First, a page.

When filmmaker Chris Marker passed away in July of 2012, the world lost its greatest cinematic philosopher. Quite often within Marker’s films, regardless of the dissimilar genres and structures he attempted, the results and feelings were always the same. Marker unlike any other filmmaker was able to get to the heart of simple and personal truths by asking questions the viewer or subject might have found hard to ask of themselves. Quite often, the question being asked was what the person Marker was conversing with either directly or indirectly wanted out of life. It’s quite general to ask, but given the different circumstances in each of his films, Marker always finds different answers from characters or everyday people on the street based on their unique situation.
Recently restored, cut down by 20 minutes per Marker’s request by co-director and editor Pierre Lhomme, given new English subtitles, and fresh from a screening at TIFF this past fall, Le Joli Mai (The Lovely Month of May) looks back at Paris in 1962. Asking the audience indirectly from the start to try to envision the city like it was their first time ever gazing upon any of its wonders is easier to do today than it ever was in the past. The Paris captured by Marker, Lhomme, and described by English language narrator Simone Signoret no longer exists. And while many of the citizens profiled and interviewed in what might be Marker’s most skilfully structured documentary will sign a solemn ode for the way things used to be, it’s doubtful that people of the current generation discovering the film anew would readily agree.
A good point of comparison to Paris in 1962 would be the United States in 1969. It’s one year removed from a tragic, confounding, chaotic, and best left forgotten year in national history. Clashes with police, protests, bombings, questionable governance, the battling in Algeria, and a strange kind of complacency among the older white majority towards the current power structure, leads Marker to remark upon how one year prior politics was a favourite political subject in the country, now best left unspoken about.
For the first half of the film, Marker remains largely in the present month of May with the past looming only like an every growing shadow. There’s talk of overcrowding in the city, gentrification, and moving people in decaying neighbourhoods that still had little to no electricity to newer areas. It’s a slow and arduous process, but these sections of the city with great amounts of character and little love except from the people who live there (one young child cheekily calls the walls of one such neighbourhood “prehistoric” in a disdainful tone) transitions into a larger look at families. The talk of one such family seamlessly gives way to talk of business, as Marker spends time with two very young and burgeoning junior executive types who get cut off on camera by an older man who thinks Marker’s questioning is a farce.
These moments in the film’s first half speak directly to Marker’s talents as a filmmaker, philosopher, and a sort of poet. Every section of the film rhymes perfectly with the part that comes after it. It allows the viewer a different, far more intimate Parisian experience than any other filmmakers have really been able to recapture, but the country’s past feels relegated into the background as Marker chats with tailors about what movies they might want to see or wheel repairmen about their hobby creating Christian themed abstract artwork. It culminates in a young man and woman on the cusp of marriage – as well as his imminent departure to the front in Algeria – saying that there’s no point in worrying about the future. It builds a perfect bridge and sets up a melancholy note for the second half of the film, which looks at a seeming Parisian desire to escape and put out of sight and mind the events of the previous few years and months.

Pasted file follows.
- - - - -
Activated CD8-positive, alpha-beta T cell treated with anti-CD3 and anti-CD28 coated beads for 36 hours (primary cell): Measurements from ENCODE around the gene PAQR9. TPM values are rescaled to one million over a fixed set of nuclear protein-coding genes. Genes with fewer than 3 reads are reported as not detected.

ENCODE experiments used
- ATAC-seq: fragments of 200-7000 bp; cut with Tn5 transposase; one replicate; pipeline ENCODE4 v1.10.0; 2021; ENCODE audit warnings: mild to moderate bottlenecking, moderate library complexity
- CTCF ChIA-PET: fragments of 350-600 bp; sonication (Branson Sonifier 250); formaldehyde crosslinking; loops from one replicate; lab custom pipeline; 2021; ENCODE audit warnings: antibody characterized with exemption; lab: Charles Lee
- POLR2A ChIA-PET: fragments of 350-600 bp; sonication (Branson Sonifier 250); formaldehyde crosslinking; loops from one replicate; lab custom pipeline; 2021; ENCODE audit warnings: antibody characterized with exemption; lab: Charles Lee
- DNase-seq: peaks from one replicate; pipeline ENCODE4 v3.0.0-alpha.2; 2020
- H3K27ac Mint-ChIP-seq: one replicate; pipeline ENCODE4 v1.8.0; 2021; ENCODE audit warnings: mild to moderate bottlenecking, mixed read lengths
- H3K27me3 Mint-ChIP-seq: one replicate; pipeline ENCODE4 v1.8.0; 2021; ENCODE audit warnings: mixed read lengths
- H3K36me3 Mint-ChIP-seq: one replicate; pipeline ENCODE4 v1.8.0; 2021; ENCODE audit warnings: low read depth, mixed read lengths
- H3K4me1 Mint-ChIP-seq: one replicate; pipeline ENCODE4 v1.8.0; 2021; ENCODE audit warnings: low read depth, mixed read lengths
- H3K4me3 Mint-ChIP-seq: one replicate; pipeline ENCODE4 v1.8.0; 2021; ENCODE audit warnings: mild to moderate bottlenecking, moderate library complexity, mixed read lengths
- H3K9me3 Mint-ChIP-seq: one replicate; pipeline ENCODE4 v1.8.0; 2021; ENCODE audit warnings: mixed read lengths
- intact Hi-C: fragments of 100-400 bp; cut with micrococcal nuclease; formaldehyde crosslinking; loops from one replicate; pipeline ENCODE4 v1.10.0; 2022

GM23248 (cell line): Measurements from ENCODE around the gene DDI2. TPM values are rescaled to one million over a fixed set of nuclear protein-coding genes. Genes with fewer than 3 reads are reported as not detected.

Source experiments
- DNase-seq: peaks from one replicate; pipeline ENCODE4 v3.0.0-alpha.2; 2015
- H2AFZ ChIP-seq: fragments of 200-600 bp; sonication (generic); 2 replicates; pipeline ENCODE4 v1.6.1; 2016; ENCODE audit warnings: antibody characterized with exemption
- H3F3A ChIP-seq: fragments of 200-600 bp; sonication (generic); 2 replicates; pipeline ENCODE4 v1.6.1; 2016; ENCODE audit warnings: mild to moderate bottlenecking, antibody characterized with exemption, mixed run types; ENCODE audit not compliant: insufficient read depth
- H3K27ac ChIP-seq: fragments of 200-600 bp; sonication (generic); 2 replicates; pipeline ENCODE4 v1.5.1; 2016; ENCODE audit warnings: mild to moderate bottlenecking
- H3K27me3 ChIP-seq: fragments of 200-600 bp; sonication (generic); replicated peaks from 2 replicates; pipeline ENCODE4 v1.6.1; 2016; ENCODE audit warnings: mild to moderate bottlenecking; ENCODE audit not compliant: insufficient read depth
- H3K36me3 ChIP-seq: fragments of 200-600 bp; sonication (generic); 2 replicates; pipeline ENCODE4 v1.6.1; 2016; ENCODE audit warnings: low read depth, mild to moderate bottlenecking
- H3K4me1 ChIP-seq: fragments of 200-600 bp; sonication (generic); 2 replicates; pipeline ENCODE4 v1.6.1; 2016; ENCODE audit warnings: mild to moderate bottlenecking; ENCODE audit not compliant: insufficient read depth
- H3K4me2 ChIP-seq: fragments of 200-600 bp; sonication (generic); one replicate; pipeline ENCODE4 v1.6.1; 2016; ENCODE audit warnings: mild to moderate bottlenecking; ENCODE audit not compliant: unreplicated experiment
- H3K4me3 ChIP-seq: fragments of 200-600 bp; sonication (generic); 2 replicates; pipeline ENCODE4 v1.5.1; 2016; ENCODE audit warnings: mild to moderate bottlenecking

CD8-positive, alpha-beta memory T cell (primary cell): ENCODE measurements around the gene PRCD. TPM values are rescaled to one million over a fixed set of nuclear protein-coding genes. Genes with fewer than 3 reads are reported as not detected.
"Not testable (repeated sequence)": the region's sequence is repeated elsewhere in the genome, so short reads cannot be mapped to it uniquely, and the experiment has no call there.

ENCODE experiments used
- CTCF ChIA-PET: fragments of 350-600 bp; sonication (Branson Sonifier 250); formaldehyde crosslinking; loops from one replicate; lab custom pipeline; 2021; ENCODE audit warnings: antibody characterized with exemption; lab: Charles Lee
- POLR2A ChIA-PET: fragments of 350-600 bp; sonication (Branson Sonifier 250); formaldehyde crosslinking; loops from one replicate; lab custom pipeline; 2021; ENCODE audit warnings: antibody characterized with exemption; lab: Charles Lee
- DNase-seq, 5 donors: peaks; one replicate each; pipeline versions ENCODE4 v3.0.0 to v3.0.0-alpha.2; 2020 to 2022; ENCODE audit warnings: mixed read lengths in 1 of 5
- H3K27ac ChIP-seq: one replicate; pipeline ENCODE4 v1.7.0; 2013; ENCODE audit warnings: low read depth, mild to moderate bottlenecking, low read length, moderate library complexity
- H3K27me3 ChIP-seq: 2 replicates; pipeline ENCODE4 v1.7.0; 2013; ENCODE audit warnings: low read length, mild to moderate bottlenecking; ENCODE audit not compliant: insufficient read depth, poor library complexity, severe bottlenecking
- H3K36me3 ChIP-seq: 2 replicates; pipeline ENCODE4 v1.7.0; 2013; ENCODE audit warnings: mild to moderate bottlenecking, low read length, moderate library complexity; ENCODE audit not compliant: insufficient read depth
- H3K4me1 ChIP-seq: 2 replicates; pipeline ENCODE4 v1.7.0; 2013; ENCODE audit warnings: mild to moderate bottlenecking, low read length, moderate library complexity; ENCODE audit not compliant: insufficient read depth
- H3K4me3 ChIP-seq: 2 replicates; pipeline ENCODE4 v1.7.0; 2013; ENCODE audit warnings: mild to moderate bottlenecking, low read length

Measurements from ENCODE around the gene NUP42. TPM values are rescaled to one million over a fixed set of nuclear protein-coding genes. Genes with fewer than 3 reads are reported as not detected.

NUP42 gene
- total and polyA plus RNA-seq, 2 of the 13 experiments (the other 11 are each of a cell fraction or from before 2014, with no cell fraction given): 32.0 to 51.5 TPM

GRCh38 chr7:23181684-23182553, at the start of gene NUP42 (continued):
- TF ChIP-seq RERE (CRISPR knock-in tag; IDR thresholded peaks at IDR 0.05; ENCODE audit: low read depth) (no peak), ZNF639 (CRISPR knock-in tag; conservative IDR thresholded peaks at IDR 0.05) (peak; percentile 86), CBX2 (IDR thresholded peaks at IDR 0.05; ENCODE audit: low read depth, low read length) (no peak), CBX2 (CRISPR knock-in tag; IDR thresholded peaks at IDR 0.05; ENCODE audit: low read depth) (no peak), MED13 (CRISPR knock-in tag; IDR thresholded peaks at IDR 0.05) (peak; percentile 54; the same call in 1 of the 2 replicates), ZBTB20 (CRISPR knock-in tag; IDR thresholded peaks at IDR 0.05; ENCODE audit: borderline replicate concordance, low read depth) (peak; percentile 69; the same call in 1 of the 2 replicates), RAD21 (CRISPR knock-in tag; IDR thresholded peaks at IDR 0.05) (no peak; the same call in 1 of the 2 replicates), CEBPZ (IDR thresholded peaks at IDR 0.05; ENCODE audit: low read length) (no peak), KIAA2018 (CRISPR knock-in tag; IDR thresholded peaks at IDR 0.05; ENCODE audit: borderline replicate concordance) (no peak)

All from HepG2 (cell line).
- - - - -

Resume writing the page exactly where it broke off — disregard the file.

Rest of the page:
Public transit strikes, memorials, and talk of the atomic bomb potentially chilling the weather are only briefly discussed by people on the street. Yet one everyday average Joe on the street says the most significant and economy crushing development was that the price of potatoes has skyrocketed. No one really wants to speak about how the country was on the brink of a Civil War, something only hinted at to outsiders and the unknowing at the film’s outset where Marker and Lhomme lay the scene and social topography of the city out psychologically rather than topographically.
Marker and Lhomme also discover one of the first examples of a society where politics in the news didn’t matter. A trio of unemployed young sisters are interviewed, and they kind of giggle at being asked what newspapers they read and what sections they pay attention to. Their answers are the gossip sections and a salacious trial of a solider on trial for executing someone in the line of duty. Politics are never the watchword, but they are all around these people. No one says anything out of fear of reopening wounds that have been sealed flimsily with scotch tape solutions.
Le Joli Mai could still tend to lose another 20 minutes or so on top of what was already cut for the re-release this year, especially from the final third where talk turns almost exclusively to the gap between the ever growing “Communitst threat” and Christianity. It’s an attempt to bridge the old and the new by way of current events at the time, but it feels a bit further away from Marker’s original thesis. He does come back to it by the end, however, with a final explanation of intent that’s beautiful in its unfiltered look at humanity. It might actually be next to La Jetee, Sans Soleil, and The Case of the Grinning Cat, a perfect entry point into Marker’s greater career. At any rate, it’s a welcome and heartening sight to see it booked into a local multiplex (The Carlton) for a full week run that’s not connected to TIFF.